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Our Klamath Basin Water Crisis
Upholding rural Americans' rights to grow food,
own property, and caretake our wildlife and natural resources.
 

 June 1, 2006

Silent Springs

by Rudy Hiley

It really struck me when we got out of the car at my folkís place; the mill sounds were all but gone. Growing up in Bandon there were always the busy sounds of mill and tug boat whistles, the scream of saws, the constant motion of equipment, trucks, hysters, jitneys and the general rattling buzz of the lumber industry. There were the smells too; fresh cut lumber, bark, and wigwam burners etc. Now my home town didnít even smell the same. No, there hadnít been a plague, or a title wave, or a war, it wasnít a holiday, there were no celebrity visitors in town; the simple fact was that a vital industry had been flattened by a bird; a Spotted Owl.

Throughout many towns and cities in the Northwest, the tree biz meant good paying jobs and happy municipal tax bases. You could get out of high school and start making a living wage, buy a nice ride and even a house. Or like many others (including me) that sort of labor afforded both the incentive and the money necessary to go off to college.

It was pretty clear that regardless of whether or not the bird was really endangered, the end result was that not many trees were being cut down anymore. Right or wrong, it seemed as if jobs and futures, school and muni funding were sort of offered up and sacrificed to nature. It was an eerie silence.

As the Spotted Owl weapon was first beginning to be wielded at timber and lumber people, there was also an eerie silence and lack of outrage on the part of the not yet directly affected world. The combined forces of government, environmental groups and the media were all too successful in convincing the outside world that this was a painful, yet all the same critical and necessary sacrifice. It was frightening to see how easily hyped emotion and green agendas, void of sound scientific reasoning could trump civil and constitutional rights. I thought about the men and women whom I grew up around who went off to war to keep tyranny in check only to see it raise up in their own home towns.

In a way, the water wars in the Klamath Basin partially boil down to extremist tree reverence as well. With the curtailment of logging, especially around BUFFERED tributary streams, thirsty trees have been allowed to grow up and drink up the best, coldest and clearest of river flow sources. The deficit has to be made up from Klamath Lake sources which are made putrid, not by irrigators and ranchers but buy naturally occurring volcanic events. What used to be deep lakes are now shallow, warm water, volcanic ash and natural phosphorous fertilizer catch basins. Deep core samples would tell the truth about the historic hydrology of the area, maybe thatís why the "wielders" havenít wanted to consider that obvious and logical scientific approach?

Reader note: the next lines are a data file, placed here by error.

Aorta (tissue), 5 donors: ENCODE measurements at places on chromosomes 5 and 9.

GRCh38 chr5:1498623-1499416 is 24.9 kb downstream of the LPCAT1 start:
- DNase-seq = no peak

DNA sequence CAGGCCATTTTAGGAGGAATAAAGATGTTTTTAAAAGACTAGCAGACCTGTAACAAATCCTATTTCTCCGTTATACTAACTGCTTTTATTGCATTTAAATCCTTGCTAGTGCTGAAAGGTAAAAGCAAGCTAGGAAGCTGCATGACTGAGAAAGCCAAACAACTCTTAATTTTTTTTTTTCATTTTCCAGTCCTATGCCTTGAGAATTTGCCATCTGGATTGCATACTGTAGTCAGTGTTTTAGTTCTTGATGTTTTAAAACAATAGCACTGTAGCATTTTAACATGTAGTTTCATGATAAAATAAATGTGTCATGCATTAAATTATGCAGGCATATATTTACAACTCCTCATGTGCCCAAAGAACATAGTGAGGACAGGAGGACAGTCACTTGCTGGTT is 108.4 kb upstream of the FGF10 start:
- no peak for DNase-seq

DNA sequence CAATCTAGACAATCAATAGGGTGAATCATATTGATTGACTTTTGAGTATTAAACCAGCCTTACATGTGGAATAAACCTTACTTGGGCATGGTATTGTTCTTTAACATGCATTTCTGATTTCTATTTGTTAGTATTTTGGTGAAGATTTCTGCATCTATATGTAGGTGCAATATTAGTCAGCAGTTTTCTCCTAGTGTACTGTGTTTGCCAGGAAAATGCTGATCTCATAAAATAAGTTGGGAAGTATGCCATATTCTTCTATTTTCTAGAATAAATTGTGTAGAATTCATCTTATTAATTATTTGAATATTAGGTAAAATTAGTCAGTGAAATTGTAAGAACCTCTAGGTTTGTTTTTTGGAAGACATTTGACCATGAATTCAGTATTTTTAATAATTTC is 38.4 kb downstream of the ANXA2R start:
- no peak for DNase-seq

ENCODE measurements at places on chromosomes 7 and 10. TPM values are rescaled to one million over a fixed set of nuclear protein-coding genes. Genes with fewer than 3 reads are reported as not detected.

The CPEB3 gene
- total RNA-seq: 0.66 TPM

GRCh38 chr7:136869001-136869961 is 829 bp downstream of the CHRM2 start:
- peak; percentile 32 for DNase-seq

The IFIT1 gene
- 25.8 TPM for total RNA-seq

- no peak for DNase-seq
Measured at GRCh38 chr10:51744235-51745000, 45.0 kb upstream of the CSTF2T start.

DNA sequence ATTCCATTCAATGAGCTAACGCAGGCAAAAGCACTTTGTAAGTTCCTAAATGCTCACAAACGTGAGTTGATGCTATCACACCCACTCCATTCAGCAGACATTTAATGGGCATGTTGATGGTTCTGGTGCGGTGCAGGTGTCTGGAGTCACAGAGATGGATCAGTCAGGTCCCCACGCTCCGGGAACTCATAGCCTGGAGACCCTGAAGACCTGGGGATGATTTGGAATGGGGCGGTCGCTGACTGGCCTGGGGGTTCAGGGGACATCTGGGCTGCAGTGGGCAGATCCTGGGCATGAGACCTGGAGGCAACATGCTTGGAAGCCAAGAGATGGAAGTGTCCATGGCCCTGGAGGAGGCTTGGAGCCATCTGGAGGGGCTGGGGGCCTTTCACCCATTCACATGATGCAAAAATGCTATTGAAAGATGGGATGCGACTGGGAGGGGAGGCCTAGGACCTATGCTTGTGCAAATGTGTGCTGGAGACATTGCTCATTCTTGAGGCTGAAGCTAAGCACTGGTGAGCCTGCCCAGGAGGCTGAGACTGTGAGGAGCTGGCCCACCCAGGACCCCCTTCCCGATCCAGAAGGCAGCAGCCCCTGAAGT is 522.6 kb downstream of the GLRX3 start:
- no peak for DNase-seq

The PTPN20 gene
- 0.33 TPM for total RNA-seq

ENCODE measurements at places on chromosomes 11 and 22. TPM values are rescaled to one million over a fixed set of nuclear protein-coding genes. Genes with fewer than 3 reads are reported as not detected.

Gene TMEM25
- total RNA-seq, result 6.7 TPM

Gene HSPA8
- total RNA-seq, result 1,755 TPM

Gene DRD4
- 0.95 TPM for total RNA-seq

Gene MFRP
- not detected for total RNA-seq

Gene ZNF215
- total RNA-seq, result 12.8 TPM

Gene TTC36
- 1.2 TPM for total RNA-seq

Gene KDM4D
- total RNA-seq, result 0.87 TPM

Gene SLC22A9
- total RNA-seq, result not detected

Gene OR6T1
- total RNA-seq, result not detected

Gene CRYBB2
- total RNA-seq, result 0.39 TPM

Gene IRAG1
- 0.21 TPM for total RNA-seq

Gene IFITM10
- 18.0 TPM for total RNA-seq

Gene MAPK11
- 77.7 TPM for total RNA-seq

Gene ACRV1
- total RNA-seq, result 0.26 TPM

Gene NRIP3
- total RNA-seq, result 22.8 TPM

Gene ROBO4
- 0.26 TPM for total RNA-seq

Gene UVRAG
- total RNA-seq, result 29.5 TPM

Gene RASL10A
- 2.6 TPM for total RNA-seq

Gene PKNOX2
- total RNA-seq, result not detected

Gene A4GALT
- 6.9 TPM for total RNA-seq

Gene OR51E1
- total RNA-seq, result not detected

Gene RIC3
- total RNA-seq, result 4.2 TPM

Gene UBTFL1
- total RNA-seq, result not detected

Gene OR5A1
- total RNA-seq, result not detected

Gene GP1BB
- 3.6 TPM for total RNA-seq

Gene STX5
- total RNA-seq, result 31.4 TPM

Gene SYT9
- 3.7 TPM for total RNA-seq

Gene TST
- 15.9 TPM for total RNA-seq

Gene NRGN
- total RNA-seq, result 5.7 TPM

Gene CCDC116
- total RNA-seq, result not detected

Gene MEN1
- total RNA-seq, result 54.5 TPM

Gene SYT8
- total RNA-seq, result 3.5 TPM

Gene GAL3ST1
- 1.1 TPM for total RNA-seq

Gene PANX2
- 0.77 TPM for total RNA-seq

Now my old and new home towns are under attack at the same time by the newest contrived weapon; not so endangered fish. If the outside world comes to understand what is truly going on, and as a consequence becomes outraged and enraged, things will change. If not, the industrious sounds of the fields and docks will become eerily silent as well. All will fall silent as the trees grow old, fragile and hazardous, while they and the biospheres around them become more and more the object of unholy and profane reverence.

All that is good and productive could also spring silent as other communities around the nation and world come under attack through same sort of manufactured and hyped fears. The world has already witnessed how the skillful manipulation of consensus can be put to use; it makes it easy for a society to ignorantly justify the sacrifices of the few for the (skewed) sake of the many. Pretty soon all hell, death, destruction and havoc breaks loose.

All could be sprung silent if more humans are forced out of their lives, homes and futures while trees and nature itself (not to mention their worshipers) gain superior rights and prosper in their stead. You see, the goals of leftist civil war havenít changed much in this current age, just the methods by which anarchists invade, conquer and occupy that which you once called home.

Rudy Hiley
Tulelake, Ca

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